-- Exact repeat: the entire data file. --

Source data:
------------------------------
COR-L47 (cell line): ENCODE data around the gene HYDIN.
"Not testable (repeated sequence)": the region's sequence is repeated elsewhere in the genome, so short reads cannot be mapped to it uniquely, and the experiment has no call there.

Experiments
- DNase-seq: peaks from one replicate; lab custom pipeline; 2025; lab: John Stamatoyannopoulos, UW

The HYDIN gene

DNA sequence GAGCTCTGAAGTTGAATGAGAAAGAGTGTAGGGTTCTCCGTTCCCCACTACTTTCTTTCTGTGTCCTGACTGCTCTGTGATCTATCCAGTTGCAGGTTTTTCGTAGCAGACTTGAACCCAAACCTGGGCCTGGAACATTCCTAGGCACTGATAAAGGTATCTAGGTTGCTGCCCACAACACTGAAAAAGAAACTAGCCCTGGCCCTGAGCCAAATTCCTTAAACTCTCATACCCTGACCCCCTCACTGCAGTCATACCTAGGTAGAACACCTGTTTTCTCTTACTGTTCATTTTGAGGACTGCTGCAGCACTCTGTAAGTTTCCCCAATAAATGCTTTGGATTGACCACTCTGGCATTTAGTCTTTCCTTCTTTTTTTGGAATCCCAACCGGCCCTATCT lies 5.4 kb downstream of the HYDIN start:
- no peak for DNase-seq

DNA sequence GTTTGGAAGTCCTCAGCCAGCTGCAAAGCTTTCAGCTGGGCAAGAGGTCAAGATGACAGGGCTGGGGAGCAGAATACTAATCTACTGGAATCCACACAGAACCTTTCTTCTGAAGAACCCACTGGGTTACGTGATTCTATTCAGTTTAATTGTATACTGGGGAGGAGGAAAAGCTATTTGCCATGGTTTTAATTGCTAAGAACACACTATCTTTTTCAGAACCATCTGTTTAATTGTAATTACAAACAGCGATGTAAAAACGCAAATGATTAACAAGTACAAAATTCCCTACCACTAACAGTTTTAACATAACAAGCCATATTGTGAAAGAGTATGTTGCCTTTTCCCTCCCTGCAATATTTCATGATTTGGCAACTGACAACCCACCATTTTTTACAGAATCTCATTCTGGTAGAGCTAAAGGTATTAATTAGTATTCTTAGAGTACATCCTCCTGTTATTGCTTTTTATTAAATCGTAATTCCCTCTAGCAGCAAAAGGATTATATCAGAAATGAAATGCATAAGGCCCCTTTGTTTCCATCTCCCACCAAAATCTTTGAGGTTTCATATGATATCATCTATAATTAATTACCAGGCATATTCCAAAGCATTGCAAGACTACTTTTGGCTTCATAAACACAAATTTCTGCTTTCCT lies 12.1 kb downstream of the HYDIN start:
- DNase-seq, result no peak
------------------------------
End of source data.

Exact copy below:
COR-L47 (cell line): ENCODE data around the gene HYDIN.
"Not testable (repeated sequence)": the region's sequence is repeated elsewhere in the genome, so short reads cannot be mapped to it uniquely, and the experiment has no call there.

Experiments
- DNase-seq: peaks from one replicate; lab custom pipeline; 2025; lab: John Stamatoyannopoulos, UW

The HYDIN gene

DNA sequence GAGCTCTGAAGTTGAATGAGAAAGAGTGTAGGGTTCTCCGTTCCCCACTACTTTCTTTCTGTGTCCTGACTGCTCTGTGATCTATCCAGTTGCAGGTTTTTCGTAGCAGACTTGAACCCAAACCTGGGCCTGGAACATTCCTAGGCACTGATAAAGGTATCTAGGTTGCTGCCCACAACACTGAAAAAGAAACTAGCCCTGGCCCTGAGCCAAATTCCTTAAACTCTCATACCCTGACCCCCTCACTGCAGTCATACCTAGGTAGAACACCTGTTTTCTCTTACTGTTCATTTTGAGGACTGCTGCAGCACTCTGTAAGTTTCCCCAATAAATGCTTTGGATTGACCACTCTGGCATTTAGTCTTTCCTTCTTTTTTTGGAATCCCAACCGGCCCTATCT lies 5.4 kb downstream of the HYDIN start:
- no peak for DNase-seq

DNA sequence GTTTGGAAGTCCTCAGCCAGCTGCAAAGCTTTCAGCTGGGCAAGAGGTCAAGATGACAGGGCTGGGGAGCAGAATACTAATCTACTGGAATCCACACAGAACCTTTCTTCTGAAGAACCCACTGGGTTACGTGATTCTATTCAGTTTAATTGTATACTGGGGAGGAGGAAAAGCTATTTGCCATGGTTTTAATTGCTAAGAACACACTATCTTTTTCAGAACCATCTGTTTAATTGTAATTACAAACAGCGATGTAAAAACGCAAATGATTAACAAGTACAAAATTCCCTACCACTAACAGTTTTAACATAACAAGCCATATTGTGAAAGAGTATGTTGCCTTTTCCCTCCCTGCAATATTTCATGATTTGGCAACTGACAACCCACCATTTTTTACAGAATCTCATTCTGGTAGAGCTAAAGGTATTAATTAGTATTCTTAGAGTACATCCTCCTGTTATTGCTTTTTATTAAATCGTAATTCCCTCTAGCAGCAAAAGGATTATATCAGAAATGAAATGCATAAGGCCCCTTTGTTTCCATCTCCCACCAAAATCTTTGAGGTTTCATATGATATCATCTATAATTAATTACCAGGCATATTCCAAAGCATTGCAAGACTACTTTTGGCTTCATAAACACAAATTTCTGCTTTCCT lies 12.1 kb downstream of the HYDIN start:
- DNase-seq, result no peak